Here I ought to underscore that my being Jewish may well have increased my sensitivity to the realm of snobbery. Although an agnostic in religion, my father was keen on sniffing out anti- Semitism, having lived with a great deal of it among the Quebecois in Montreal when he was a boy and then through the nightmare that Hitler created during World War Two. One of his few repeated and heavily emphasized lessons to me was to be on the qui vive for anti-Semitism, which could crop up anywhere. “People might hate you,” he said, “for no better reason than your name. Be careful. Stay on the alert.” Anti- Semitism may itself be the first and perhaps the longest lasting and most virulent form of snobbery, though when stepped up to the level of pogroms, not to say genocide, it becomes, like racism, something much greater than mere snobbery.
Given all this, I never found myself much upset by the religious segregation practiced in the Middle West in the years I grew up there. That Jews were not wanted in Gentile fraternities at the University of Illinois was not in the least troubling to me. Jewish snobbishness of its own, reinforced by Jewish chauvinism, doubtless kicked in (who needs them!), but I never felt it a serious social deprivation not to be able to join any fraternity or country club, or even live in certain then Judenrein, or restricted, neighborhoods or suburbs in and around Chicago, of which there were quite a few.
I soon became bored by this fraternity and what seemed to me its rather pathetic social aspirations. Chief among these was the hope of joining forces with a high-status Gentile sorority in a musical-comedy sketch called Stunt Show. I was, in fact, about to change radically the status system under which I operated, then and forever. After a year at the University of Illinois, I applied to and was accepted at the University of Chicago, which turned out to be an entirely different kettle of caviar.
Mike Nichols, the movie director and former comedian, who was at the University of Chicago roughly four years before I went there — pity he didn’t attend later, so that I might have known him and thus dropped his name, a good one, at this point — Mike Nichols has said, “Everyone at the University of Chicago was neurotic, weird, strange — it was paradise.” I’m not so sure about the paradise part, but about the neurotic, weird, and strange no argument is possible. One of the most astonishing things of all was that life at Chicago was not founded on status — which is also to say, on snobbery — at least not as I had been hitherto accustomed to it. People were not ranked by physical beauty, or athletic skill, or wealth, or family connections. None of these things seemed to matter. All that did was intelligence — or, more precisely, intellectuality, which I would define as the ability to deal in a sophisticated way with the issues, questions, and problems presented by art, science, politics, and things of the mind generally. Since my own intellectual quality was then of a low order, my status as a student at the University of Chicago was commensurately low. Hiding my ignorance as best I could, I looked on, fascinated. Here was a new game, and one I felt, if then still somewhat inchoately, I wanted to play.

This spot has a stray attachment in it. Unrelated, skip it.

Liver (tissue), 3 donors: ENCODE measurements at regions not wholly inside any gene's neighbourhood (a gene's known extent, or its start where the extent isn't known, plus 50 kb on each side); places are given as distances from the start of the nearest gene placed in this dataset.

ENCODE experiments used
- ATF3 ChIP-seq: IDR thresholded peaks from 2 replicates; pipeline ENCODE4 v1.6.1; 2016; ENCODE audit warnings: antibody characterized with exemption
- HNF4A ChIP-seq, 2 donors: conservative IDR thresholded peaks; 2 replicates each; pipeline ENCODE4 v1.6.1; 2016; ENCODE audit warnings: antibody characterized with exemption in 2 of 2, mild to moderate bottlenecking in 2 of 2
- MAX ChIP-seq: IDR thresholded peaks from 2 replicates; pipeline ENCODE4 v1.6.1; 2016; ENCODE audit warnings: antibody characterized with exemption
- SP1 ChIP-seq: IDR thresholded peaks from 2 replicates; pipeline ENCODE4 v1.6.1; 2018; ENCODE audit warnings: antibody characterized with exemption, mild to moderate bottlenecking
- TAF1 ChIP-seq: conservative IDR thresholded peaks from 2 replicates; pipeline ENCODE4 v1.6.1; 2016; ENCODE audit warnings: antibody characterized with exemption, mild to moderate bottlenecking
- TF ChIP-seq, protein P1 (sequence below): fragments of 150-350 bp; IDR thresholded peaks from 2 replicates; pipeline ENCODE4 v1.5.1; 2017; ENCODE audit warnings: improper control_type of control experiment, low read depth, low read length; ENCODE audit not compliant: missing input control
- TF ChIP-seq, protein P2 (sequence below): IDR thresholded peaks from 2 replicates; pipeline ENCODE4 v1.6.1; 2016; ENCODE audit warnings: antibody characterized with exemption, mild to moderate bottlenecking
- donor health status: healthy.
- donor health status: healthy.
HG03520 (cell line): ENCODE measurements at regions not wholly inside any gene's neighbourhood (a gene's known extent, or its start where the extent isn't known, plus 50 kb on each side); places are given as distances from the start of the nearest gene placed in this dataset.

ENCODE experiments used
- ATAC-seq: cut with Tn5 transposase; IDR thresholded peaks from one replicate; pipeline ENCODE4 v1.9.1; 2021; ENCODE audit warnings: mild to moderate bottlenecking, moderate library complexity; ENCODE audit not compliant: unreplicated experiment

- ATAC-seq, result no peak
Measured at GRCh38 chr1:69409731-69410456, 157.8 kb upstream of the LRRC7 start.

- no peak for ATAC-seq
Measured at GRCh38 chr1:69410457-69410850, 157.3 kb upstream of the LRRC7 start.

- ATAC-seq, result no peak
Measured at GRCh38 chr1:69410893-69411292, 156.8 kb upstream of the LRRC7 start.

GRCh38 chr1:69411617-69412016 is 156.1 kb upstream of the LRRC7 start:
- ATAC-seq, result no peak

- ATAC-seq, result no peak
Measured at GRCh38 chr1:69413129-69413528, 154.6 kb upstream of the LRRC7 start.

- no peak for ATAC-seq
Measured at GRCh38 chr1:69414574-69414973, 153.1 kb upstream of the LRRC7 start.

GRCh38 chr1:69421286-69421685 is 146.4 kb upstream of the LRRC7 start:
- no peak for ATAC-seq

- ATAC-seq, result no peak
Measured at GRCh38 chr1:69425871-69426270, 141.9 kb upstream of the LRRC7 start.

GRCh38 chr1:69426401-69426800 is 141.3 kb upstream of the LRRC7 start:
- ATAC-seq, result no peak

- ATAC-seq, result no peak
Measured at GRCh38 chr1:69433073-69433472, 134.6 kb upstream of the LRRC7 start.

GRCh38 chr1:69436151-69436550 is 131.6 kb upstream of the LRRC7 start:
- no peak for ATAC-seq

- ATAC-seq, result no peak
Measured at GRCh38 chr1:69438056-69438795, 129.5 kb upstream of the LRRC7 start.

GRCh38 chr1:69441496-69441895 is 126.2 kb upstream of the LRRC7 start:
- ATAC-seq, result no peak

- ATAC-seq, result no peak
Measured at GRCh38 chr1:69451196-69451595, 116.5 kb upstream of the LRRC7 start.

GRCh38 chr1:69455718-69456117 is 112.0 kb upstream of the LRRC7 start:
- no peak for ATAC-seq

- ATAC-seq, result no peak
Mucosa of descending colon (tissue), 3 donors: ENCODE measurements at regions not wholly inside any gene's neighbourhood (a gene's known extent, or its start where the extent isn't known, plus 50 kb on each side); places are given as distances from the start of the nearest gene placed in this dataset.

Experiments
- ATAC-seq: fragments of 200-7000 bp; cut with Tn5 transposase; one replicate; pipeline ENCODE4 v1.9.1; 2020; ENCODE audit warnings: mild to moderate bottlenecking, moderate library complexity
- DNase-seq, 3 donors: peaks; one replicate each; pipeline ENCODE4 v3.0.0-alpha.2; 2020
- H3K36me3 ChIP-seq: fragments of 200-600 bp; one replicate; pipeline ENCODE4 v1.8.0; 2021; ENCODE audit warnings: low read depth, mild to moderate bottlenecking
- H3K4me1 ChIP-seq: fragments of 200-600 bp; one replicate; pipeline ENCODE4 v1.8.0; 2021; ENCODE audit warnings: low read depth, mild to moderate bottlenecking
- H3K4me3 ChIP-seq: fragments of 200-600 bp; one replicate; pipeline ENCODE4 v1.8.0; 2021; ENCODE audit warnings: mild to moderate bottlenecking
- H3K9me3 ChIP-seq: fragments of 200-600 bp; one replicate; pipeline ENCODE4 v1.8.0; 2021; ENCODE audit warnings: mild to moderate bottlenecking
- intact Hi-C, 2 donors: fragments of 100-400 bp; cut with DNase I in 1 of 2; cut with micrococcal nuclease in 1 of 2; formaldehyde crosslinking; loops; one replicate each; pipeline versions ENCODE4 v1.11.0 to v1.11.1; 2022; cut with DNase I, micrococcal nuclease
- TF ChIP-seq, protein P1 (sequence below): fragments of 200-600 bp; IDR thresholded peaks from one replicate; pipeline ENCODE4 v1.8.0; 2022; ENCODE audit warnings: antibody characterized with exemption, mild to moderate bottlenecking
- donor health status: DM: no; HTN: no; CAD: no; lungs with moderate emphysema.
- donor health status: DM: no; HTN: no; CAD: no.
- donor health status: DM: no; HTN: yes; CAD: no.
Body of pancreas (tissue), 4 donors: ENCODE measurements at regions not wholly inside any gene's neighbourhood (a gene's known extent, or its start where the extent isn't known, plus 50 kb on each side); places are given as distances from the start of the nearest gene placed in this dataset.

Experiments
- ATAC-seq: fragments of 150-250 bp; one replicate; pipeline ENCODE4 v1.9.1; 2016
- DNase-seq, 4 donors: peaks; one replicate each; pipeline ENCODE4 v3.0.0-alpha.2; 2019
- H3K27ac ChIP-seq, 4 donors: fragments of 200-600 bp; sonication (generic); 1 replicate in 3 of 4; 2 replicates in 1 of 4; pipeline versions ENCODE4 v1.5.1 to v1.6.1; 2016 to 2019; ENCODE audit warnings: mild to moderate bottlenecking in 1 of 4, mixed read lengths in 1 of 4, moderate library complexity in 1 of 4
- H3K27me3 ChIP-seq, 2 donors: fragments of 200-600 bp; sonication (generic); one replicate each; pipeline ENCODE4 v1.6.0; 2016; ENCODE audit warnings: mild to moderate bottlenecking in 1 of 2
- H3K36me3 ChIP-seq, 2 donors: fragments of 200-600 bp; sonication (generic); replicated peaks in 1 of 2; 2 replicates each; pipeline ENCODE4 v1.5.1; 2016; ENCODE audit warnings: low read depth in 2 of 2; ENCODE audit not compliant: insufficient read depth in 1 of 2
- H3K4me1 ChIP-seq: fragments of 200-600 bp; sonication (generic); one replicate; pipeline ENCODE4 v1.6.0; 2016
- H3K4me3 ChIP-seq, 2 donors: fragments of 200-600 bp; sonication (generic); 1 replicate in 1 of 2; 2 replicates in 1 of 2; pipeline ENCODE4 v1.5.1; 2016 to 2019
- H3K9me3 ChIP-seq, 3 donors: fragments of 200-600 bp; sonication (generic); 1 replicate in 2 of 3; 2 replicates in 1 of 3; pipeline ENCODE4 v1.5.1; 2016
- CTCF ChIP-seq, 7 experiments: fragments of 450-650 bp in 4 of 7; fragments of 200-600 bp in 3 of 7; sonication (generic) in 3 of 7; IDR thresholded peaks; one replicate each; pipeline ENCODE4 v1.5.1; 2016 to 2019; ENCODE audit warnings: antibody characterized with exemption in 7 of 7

The University of Chicago, I was to discover, had its own built-in status system. No one announced what it was, but anyone at all attentive couldn’t fail to note that in this system only four kinds of work in life had any standing. These were: to be an artist; to be a scientist (and not some dopey physician, treating people for flu or urological problems — only a research physician qualified); to be a statesman (of which there were none then extant); or — and here was the loophole — to be a teacher of potential artists, scientists, and statesmen. To be anything else, no matter how great one’s financial or professional success, was to be rabble, just another commoner, a natural slave (in Aristotle’s term), out there struggling under the blazing sun with the only shade available that provided by Plato’s cave for the uninitiated ignorant.